It is not a common occurrence in the Economic and Financial Crimes Commission, EFCC to respond to every unfriendly report about the anti-graft agency or its leadership. It however becomes inevitable when there is a deliberate attempt to consistently peddle falsehood about the activities of the Commission. This is necessary to save the public from being misled in the overall interest of the nation. This then explains why I have to respond to two articles written in the last two weeks in The Guardian on Sunday by a respectable journalist, Mr Sonala Olumhense to help him and readers of his column from further misinformation.

It is not in doubt that Mr Olumhense has made a mark as an editor and a columnist. This is why a lot of readers will like to take every information he gives in his column as the gospel truth. But unfortunately this respectable Nigerian missed the point in his two articles being referred to here.

 

The columnist had about two weeks ago raised issues about the 2008 report of the EFCC under the caption: ‘Where is 2008 EFCC report?’ This article was the basis for the next one, entitled: ‘Resign, Farida Waziri, Resign!’ In the first piece, Olumhense had asked the Commission to submit its 2008 report as required by law while the latest one asked for the resignation of the Chairman of the Commission because of its failure to submit this report.

Let me therefore state emphatically that Olumhense’s conclusion from these two articles was drawn from false premises. This alone renders his conclusion invalid because it has no basis. What do I mean? EFCC can’t submit a 2008 report when the year has not ended. The only report the Commission has to submit this year is the one for 2007. Again, has the Commission submitted this report? I can confirm to Mr Olumhense and others he must have misinformed that the EFCC has indeed done this.

Then, why the attack on the Commission and its leadership by Mr Olumhense? Though it is not for me to explain why this great journalist must have committed this kind of blunder, but as his junior colleague in the pen profession, I know that Mr Olumhense lives in the United States and probably relies on inappropriate sources for his information.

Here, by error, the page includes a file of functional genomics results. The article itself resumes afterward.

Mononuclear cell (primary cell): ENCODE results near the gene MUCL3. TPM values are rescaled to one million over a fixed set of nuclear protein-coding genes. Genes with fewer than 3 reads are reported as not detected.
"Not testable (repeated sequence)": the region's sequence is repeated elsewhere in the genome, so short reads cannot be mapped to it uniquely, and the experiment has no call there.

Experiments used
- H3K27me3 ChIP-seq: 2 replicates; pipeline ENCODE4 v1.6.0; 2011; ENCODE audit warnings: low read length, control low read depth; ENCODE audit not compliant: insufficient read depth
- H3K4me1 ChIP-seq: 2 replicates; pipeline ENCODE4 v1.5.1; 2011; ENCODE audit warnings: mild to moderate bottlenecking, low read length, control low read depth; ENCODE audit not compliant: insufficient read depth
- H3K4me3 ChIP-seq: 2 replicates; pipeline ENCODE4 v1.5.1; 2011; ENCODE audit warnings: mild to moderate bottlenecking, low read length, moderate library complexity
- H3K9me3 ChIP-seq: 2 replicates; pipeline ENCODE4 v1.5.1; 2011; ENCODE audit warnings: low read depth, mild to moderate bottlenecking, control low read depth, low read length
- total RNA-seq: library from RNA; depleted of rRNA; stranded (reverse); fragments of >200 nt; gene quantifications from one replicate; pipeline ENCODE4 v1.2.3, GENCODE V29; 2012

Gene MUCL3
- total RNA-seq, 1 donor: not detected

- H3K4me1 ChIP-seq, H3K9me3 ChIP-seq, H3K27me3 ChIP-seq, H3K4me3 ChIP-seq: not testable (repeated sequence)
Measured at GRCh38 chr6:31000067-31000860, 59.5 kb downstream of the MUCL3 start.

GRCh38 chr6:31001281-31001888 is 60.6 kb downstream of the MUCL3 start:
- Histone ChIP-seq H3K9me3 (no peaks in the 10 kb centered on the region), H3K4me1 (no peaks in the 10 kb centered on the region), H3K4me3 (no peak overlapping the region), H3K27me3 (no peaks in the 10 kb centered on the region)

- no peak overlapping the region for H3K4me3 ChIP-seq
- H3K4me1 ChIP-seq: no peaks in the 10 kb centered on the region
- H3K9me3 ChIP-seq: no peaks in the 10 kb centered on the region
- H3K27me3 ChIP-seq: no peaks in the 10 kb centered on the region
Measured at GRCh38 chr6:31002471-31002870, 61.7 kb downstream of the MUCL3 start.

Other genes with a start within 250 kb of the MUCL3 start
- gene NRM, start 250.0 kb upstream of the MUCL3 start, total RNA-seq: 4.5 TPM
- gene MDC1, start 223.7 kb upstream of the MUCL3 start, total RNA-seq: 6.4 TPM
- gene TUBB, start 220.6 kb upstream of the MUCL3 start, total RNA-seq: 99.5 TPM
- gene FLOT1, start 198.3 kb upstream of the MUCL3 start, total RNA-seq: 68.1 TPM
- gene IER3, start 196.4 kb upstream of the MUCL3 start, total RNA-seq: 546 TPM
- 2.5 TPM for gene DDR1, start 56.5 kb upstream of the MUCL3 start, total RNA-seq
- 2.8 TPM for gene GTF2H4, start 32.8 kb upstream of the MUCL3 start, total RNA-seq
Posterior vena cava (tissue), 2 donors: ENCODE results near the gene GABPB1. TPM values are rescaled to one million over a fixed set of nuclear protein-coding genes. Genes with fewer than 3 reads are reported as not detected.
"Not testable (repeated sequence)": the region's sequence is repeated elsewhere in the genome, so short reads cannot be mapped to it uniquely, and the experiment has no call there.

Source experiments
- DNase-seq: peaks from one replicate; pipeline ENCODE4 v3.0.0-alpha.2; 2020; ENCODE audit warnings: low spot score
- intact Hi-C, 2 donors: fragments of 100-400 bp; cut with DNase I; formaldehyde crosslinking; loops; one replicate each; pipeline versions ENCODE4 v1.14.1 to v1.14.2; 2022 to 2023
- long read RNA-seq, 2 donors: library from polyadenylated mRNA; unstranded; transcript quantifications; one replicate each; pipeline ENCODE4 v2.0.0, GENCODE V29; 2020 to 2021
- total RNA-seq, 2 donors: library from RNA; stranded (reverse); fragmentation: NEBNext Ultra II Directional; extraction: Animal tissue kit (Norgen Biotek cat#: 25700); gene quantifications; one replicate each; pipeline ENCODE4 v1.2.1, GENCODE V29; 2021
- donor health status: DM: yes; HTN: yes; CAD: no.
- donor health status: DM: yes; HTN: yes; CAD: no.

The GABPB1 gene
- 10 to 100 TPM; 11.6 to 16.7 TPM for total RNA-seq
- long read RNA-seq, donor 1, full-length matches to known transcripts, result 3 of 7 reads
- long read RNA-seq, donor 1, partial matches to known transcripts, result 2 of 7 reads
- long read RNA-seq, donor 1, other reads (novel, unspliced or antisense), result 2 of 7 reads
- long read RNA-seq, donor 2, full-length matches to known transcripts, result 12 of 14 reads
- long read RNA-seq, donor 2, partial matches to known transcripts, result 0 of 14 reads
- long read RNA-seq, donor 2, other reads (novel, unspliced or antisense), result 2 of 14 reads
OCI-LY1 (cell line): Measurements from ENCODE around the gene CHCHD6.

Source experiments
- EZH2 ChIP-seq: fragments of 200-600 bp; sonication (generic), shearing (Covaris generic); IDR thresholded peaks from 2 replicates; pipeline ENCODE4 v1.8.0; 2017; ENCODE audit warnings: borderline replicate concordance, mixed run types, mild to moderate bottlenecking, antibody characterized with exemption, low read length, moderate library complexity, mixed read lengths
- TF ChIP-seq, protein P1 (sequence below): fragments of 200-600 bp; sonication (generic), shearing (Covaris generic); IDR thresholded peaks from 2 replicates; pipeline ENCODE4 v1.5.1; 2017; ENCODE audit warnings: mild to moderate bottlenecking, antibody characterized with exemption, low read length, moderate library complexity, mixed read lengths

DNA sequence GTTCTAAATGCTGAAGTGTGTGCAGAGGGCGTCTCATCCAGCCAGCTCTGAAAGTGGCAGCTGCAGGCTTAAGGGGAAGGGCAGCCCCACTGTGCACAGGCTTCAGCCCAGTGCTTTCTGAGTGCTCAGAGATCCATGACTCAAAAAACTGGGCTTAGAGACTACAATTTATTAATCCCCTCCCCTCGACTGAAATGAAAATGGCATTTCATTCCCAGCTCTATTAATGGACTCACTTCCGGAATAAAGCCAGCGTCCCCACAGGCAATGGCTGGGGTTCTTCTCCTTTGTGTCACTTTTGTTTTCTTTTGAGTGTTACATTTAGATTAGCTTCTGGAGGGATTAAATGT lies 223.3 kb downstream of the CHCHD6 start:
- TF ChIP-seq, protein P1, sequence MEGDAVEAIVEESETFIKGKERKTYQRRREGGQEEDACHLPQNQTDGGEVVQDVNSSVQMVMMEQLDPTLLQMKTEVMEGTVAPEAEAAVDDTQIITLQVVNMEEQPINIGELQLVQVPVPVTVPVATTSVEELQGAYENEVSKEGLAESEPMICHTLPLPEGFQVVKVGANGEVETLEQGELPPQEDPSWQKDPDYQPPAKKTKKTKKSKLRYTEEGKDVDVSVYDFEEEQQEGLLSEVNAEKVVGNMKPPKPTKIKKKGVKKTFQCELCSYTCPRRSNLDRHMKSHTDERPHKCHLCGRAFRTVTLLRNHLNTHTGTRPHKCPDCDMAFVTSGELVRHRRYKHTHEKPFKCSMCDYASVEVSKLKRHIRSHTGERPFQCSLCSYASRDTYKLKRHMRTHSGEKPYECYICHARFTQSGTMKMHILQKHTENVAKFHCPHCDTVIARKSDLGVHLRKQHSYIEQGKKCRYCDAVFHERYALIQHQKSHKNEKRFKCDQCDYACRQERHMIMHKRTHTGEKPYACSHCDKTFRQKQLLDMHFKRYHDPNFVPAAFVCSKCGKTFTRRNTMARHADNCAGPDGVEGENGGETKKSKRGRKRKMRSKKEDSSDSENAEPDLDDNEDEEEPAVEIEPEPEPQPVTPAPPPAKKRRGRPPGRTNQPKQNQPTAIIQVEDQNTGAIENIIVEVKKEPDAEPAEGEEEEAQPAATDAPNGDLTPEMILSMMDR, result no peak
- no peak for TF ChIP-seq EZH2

As excusable as this may sound, Olumhense knows as much as I do that one of the cardinal rules in journalism is that when one is in doubt of a fact, one should leave it out. Why then was he asking for a 2008 report when he knows that that is only due in September 2009? Is he aware that some of the issues he raised in his first article were those that should have been taken care of in the 2006 report? Was there any effort to confirm from the Commission or the National Assembly whether the report he erroneously called 2008 report has been submitted before rushing to call for the head of the Chairman of the Commission? If he failed to do all these before giving his guilt verdict, then I can conveniently say that he was being deliberately mischievous and unnecessarily antagonistic.

Mr Olumhense has gotten to the peak of the pen profession and contributed his quota towards its development. It is not expected that it is those of us coming behind his generation that should be reminding him of the tenets of the noble profession. I’m ready to make my line available to him to always cross check his information to avoid the embarrassment of drawing ridiculous conclusions based on wrong assumptions. I think this way his integrity, that of the profession and the interest of the nation will best be protected.

Femi Babafemi
Head, Media & Publicity
EFCC, Abuja.

 

 

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